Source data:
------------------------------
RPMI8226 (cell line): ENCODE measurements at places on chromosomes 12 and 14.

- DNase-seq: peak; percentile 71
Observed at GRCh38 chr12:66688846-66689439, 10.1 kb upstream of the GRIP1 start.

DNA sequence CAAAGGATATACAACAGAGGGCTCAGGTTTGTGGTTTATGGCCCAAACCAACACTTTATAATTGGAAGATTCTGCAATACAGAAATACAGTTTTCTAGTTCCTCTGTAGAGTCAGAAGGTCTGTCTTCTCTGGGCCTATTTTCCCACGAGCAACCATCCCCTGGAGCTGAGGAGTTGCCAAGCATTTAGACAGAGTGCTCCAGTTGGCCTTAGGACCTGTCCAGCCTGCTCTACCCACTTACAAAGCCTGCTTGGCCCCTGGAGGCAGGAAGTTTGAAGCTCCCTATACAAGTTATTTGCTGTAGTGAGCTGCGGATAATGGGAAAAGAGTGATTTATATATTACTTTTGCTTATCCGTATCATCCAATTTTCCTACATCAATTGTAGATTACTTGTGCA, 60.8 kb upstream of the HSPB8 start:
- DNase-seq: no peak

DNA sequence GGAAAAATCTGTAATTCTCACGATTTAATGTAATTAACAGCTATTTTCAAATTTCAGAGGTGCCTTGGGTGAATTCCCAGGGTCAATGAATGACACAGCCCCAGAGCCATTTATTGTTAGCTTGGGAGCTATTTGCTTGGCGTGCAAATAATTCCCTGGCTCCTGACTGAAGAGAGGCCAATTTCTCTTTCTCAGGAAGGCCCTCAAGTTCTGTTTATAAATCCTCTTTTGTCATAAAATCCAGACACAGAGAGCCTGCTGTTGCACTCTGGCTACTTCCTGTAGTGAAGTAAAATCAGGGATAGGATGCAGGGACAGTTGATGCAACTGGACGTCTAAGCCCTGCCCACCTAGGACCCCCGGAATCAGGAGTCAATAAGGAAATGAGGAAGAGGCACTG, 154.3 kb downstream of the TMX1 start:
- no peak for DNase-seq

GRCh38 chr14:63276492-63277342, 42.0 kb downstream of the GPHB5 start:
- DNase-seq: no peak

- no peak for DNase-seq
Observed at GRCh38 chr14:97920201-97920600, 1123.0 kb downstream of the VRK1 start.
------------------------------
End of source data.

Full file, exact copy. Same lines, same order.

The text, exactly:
RPMI8226 (cell line): ENCODE measurements at places on chromosomes 12 and 14.

- DNase-seq: peak; percentile 71
Observed at GRCh38 chr12:66688846-66689439, 10.1 kb upstream of the GRIP1 start.

DNA sequence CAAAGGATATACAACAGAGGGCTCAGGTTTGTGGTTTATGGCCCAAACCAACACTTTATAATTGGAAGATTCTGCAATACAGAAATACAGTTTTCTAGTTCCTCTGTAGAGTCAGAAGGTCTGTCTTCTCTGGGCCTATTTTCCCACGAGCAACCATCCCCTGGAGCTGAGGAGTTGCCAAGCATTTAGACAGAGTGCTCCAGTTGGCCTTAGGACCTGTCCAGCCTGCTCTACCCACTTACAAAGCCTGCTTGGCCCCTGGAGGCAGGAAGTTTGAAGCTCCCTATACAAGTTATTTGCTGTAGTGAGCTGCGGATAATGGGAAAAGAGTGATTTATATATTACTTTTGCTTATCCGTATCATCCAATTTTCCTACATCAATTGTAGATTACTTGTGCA, 60.8 kb upstream of the HSPB8 start:
- DNase-seq: no peak

DNA sequence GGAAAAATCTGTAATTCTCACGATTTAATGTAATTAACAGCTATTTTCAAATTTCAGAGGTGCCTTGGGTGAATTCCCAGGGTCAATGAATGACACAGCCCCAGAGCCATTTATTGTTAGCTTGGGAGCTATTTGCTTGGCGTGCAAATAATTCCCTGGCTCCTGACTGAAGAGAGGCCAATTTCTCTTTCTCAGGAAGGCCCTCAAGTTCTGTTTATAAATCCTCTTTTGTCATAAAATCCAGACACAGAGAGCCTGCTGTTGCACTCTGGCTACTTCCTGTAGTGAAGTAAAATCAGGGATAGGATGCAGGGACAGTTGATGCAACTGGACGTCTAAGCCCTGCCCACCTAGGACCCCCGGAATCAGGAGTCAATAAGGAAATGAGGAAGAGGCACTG, 154.3 kb downstream of the TMX1 start:
- no peak for DNase-seq

GRCh38 chr14:63276492-63277342, 42.0 kb downstream of the GPHB5 start:
- DNase-seq: no peak

- no peak for DNase-seq
Observed at GRCh38 chr14:97920201-97920600, 1123.0 kb downstream of the VRK1 start.